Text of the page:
Zimbabwe is on the lips of many across the globe and the word COUP is being thrown around left, right, centre and all the way in between. I agree that a coup did take place in Zimbabwe but it was not instigated by the military. A coup was acted out by Grace Mugabe who unconstitutionally assumed a seat in the presidium and began to interfere in the running of government affairs leading to a rapid and glaring decapitation of what the State stands for. What the military did was to simply stop that coup in its tracks.
If it is a matter of semantics then it is important to stick to the fundamentals and facts in their entirety without isolating the acute event in focus. It appears most analysts and ilk agree on the definition of a coup as ‘the sudden takeover of power through unconstitutional means’. It becomes apparent that concluding that a coup has taken place in a said country can only be reached after taking into consideration what the Constitution of the land in question says about where power should lie, how it should be used and how it should be transferred. If one were to labour through all one hundred and fifty one (151) pages of The Constitution of The Republic of Zimbabwe Amendment (No. 20) 2013 one would realise that there is not a single line that gives any semblance of State or Government power to the spouse of the Head of Government and State. In actual fact the word ‘First Lady’ does not even appear in the Constitution.
Since the year 2014, for the past three years, Grace Mugabe the spouse of the Head of Government and State had been acting in the capacity of a member of the Presidium without formal appointment or public declaration by the President as enshrined by the Constitution. It is indeed on public record that Grace Mugabe imposed herself into the helms of Government by justifying her utterances, actions and interference on the grounds of physical proximity to the Head of Government. To be specific, she went as far as claiming that she had power to intrude in State affairs because she cooked for the President. Is that a logical explanation? What that then means is that even the cook, gardener, bodyguard, sons, daughter and urinary catheter nurse at the beckoning of the President also had a stake in Government by mere constant proximity to the President!
It is also important to take cognisance of the fact that the President himself was over and over and over again warned by the Security branch of the State that the First Lady’s intrusion into State affairs posed a serious security risk to the stability of the nation. These warnings fell on deaf ears for three whole years. The President took this constitutional advice as an offence to his person and chose to seek retribution against the security service chiefs by firing them one by one. Logically the head of Intelligence had to be the first to go hence his re-assignment to the Justice Ministry. Next to go was the Chairman of the Joint Operations Command who also doubled as the State and Government Vice-President. The remaining members of the Joint Operations Command who had repeatedly deliberated on the contentious state security risk posed by the First Lady were also threatened with expulsion for the sole crime of voicing this obvious and justified concern. They were then left with only two choices; either to throw the Constitution out of the window and allow the coup by the First Lady to continue or to unite among themselves and save the Constitution in its entirety. They chose the latter and that is how we arrived at where we are.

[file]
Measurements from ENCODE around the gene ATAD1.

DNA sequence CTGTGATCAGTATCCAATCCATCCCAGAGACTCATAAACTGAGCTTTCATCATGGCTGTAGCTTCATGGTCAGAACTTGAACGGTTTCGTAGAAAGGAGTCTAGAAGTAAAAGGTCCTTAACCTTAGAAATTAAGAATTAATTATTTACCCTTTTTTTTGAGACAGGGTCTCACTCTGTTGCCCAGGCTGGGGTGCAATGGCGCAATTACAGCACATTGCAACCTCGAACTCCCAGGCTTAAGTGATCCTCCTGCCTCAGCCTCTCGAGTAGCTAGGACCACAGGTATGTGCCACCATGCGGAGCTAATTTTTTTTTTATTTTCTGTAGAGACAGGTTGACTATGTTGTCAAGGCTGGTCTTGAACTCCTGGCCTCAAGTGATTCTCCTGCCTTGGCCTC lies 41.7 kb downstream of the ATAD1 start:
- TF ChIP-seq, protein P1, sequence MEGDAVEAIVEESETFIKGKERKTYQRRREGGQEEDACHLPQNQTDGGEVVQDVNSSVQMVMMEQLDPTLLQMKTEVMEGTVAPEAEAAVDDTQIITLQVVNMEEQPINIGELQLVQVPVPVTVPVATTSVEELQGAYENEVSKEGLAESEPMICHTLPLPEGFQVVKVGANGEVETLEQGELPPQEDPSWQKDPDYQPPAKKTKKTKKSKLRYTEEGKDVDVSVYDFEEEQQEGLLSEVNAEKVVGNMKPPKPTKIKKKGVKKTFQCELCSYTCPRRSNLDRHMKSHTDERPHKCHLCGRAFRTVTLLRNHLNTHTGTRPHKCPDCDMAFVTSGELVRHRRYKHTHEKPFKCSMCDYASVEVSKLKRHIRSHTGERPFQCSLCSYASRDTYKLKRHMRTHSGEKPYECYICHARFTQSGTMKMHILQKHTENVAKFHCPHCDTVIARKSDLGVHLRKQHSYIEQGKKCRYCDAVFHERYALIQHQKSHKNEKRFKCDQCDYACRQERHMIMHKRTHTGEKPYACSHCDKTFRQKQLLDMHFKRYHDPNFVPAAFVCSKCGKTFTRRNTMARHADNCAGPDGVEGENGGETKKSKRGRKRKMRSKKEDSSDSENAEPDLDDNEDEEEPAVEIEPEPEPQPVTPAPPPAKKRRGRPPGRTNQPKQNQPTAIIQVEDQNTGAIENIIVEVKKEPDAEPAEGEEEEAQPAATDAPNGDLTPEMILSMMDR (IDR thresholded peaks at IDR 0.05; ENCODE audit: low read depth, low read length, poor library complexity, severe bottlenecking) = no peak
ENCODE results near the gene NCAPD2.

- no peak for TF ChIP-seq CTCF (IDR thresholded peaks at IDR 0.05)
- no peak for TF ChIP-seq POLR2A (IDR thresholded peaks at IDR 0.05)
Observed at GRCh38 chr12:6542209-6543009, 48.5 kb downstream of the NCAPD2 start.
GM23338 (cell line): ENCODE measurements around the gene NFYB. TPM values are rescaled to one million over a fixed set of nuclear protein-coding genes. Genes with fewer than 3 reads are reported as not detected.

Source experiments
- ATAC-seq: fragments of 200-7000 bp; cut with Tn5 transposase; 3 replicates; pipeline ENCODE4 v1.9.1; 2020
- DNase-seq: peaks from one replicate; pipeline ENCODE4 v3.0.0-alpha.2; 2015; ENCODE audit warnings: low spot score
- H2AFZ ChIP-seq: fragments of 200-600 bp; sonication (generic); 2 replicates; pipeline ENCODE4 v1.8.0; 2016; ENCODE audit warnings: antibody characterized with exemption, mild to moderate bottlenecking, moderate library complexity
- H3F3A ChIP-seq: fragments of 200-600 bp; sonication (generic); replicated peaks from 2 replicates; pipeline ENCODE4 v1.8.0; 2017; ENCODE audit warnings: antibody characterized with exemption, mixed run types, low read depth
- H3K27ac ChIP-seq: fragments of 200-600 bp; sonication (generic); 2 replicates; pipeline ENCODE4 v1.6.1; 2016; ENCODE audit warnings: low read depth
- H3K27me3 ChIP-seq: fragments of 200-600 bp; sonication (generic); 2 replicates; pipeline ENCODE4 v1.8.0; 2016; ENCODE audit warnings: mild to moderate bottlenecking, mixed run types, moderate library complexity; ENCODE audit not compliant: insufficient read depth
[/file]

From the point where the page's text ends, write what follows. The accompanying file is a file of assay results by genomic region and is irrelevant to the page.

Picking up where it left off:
The question we need to then ask ourselves is where exactly in the Constitution is a military intervention justified? At first reading it may be concluded that the Army Generals contravened Section 208 Subsections 2(a) and 2(b) which prohibit them from acting in a partisan manner and furthering the interests of any political party respectively but like I said before this argument is incomplete without taking the whole Constitution in context. For instance it should be acknowledged that they were also acting out of provocation from the ZANU-PF party youth who had announced themselves as a military arm of the nation which is contrary to Section 211 (2) which clearly states that “The Defence Forces are the only lawful military forces in Zimbabwe.” It is of utmost importance that a close reading of the very first sentence of Chapter 11 be made. Section 206 (1) clearly states that, “The national security objectives of Zimbabwe must reflect the resolve of Zimbabweans to live as equals in liberty, peace and harmony, free from fear, and in prosperity.” It is my humble belief that this is the key clause on whose grounds the military felt justified to act.
The “resolve of Zimbabweans” is a subjective term that can be reasonably quantified by a collation of sentiments bt Zimbabweans about any military action undertaken in protection of national security. What all this means is that the fundamental question is ‘How do Zimbabweans feel about the military intervention?’ I am sure a speak for the majority of Zimbabweans when I bravely conclude that what the military has done is congruent with and reinforces our own resolve to remove Robert Gabriel Mugabe as President of the Republic of Zimbabwe.